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The settlement of Eleusis was founded in ca. 2000 B.C. on the
slopes of the hill, and during the Mycenaean period it developed into
a large fortified settlement, mostly due to its strategic position.
During this period the cult of Demeter was introduced, as the
worship of a deity connected to nature and the growing of cereals.
The continuity of Demeter's cult is attested until Roman times, by
the erection of successive temples on the east side of the hill.
In the 8th century B.C. the sanctuary aquired a panhellenic
character, and in the time of Solon, the Eleusinian Mysteries were
established as one of the most important Athenian festivals. During
the tyranny of Peisitratos the sanctuary and the settlement were
enclosed with a massive fortification wall reinforced with towers.
Splendid buildings were erected during the Classical and Roman
periods, but with the spread of Christianity and especially after the
invasion of the Ostrogoths, the sanctuary was abandoned.
TELESTERION=Temple of Demeter
The Telesterion itself was unique compared to any other Greek
temple. Its seats were cut into the rock itself, and it was designed
to hold the large number of initiates in the darkness so that they
would experience the "things said, things done, and things
The Telesterion does not have the columns and sculpture we
associate with Greek sacred architecture.
Large square hall with six entrances, two on each of the three sides,
and eight tiers of seats along all of the four sides, where the
initiates sat (only their foundations are preserved today). The centre
of the hall was occupied by the "megaron", the adyton of the
Eleusenian cult, where only the hierophantes (the high priest) was
allowed to enter in order to perform the mysteric rites. Several
architectural phases are distinguished in the building, dated from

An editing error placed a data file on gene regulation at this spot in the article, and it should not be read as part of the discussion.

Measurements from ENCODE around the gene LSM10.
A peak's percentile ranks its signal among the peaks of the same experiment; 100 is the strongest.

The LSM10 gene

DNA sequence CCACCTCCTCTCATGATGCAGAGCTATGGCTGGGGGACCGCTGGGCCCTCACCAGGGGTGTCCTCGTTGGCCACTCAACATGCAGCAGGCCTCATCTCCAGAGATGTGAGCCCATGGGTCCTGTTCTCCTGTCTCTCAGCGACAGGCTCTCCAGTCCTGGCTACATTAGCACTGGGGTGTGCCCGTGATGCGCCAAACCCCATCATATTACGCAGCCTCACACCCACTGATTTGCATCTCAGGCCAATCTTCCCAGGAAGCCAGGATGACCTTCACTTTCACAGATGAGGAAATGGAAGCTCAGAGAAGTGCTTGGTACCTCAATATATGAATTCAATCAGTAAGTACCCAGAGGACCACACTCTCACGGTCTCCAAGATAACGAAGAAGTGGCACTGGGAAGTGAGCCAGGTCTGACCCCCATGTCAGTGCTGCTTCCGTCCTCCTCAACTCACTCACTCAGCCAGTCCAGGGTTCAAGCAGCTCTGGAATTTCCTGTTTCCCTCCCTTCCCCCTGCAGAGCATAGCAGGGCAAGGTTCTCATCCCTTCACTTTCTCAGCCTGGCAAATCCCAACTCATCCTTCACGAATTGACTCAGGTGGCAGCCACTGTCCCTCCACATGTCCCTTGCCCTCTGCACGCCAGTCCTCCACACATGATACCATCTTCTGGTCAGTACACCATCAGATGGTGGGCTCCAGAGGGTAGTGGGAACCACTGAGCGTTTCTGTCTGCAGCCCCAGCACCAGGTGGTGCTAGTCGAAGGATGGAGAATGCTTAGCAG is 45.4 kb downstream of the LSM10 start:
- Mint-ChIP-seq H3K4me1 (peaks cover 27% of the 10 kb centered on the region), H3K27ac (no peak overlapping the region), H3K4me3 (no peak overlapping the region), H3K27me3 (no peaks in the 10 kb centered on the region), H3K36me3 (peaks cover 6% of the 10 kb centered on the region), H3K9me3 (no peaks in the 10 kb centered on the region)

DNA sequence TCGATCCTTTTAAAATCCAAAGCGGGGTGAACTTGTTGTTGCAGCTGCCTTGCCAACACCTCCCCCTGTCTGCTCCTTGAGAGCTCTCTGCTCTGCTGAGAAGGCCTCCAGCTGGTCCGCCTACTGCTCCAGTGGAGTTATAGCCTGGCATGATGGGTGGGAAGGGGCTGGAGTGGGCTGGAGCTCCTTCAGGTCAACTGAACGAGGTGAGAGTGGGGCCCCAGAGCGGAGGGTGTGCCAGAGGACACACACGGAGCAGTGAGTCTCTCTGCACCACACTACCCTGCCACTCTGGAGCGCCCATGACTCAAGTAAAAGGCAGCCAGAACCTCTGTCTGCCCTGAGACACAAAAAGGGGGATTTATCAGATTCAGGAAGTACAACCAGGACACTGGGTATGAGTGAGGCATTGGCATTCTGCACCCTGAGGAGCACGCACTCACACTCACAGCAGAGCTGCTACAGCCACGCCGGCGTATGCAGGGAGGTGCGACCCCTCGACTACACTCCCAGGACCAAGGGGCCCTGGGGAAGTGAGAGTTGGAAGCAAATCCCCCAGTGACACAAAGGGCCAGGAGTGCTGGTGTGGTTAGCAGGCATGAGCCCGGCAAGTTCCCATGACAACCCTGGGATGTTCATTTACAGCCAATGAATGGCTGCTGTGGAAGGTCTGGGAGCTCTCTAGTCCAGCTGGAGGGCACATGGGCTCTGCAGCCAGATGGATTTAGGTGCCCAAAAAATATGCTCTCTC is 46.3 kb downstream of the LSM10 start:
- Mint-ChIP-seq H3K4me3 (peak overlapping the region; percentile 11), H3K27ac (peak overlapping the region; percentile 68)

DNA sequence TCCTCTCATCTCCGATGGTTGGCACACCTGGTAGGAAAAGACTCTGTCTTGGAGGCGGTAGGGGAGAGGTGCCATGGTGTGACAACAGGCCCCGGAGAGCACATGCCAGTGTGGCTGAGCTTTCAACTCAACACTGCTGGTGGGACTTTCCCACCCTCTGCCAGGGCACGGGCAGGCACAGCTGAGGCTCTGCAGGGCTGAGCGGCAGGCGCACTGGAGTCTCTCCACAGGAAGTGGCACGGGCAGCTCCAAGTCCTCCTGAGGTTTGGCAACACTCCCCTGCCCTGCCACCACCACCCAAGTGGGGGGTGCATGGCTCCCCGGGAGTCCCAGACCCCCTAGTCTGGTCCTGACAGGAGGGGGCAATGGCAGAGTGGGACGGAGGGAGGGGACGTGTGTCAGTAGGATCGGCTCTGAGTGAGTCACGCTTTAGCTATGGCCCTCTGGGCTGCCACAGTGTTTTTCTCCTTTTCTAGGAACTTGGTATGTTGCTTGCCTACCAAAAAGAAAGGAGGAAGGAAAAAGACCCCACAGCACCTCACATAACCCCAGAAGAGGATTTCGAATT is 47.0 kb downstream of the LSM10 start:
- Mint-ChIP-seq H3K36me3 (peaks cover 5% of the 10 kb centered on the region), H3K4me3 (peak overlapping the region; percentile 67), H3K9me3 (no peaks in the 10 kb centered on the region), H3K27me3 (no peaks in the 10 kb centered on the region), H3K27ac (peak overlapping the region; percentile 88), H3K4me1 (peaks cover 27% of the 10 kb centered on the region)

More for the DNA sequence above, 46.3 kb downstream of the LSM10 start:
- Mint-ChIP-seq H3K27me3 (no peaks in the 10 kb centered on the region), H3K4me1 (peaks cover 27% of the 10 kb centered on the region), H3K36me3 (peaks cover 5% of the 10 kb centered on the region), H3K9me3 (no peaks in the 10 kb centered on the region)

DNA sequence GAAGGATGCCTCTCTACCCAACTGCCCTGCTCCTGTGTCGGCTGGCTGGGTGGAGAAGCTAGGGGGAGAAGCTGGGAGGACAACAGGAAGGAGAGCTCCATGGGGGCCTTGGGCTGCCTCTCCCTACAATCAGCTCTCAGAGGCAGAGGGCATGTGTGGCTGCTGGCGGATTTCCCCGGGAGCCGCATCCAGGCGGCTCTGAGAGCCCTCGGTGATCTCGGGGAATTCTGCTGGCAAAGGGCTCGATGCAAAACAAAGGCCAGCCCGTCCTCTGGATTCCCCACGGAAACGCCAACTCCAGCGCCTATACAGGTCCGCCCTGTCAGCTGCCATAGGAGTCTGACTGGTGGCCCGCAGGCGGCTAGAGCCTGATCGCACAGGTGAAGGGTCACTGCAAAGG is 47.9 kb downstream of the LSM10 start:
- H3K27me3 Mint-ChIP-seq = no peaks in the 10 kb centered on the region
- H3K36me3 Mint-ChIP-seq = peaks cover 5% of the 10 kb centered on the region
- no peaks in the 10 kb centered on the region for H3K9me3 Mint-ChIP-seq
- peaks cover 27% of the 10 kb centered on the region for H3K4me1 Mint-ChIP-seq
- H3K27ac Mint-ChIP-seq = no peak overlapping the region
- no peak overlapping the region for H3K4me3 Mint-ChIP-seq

the 5th century B.C. until the 2nd century A.D.
Telesterion _Demeter’s temple=
Eleusis, plan and reconstruction
Reconstruction of the entrance to
the Eleusis precinct (left) what
survives now- Built in Roman times
Eleusinian Mysteries
The Eleusinian Mysteries were a cult associated with the god Demeter and
her daughter Persephone. The cult rites were performed at Eleusis because
it was there, according to the myths, that Demeter found her daughter
again after Persephone had been carried off by HADES. Though the
Mysteries may have been performed earlier, it was during the Classical
period that they attained a special place in the religious life of Athens.
 There are frequent references to the Mysteries in ancient writers,
inscriptions, prosopographies of priests, and art. Yet the precise
reconstruction of the rite and its philosophical underlay is extremely
difficult. The basic reason for this is that a veil of secrecy surrounded the
proceedings, inasmuch as the initiates pledged themselves not to make
them common knowledge. Hints can be gleaned from Plutarch, when he
refers in his Life of Alcibiades to an attempt - "sacrilegious and ill-tuned " he and some friends had made to copy the Eleusinian Mysteries and guy
them in the privacy of their homes. From the archaeological data we have
details about the place and the building in which the Mysteries were
celebrated - the great Telesterium at Eleusis.
The festival of the Mysteria took place every
year in the month Boedromion (late September).
Organizing it was the privilege of two famous
clans: the Eumolpids and the Kerykes. The
hierophant - the person presiding over the
secret rites - was always a Eumolpid; while the
dadouchos (torchholder) - who played a key part
in the process of initiation - and the hierokeryx
(sacred herald) were always Kerykes. The
female priest of Demeter worked closely
together with the hierophant, residing
permanently in the shrine of Eleusis.
Votive clay tablet of
Ninnius, with scenes of
Eleusinian worship.
(Bottom): Iacchus leading
the initiates to Demeter
in the preliminary stage
of the Eleusinian
Mysteries. (Top):
Persephone leading the
initiates to Demeter at
the 'Mysteries-in-theFields'. First half of the
fourth [4th] century B.C.
Athens, National
Archaeological Museum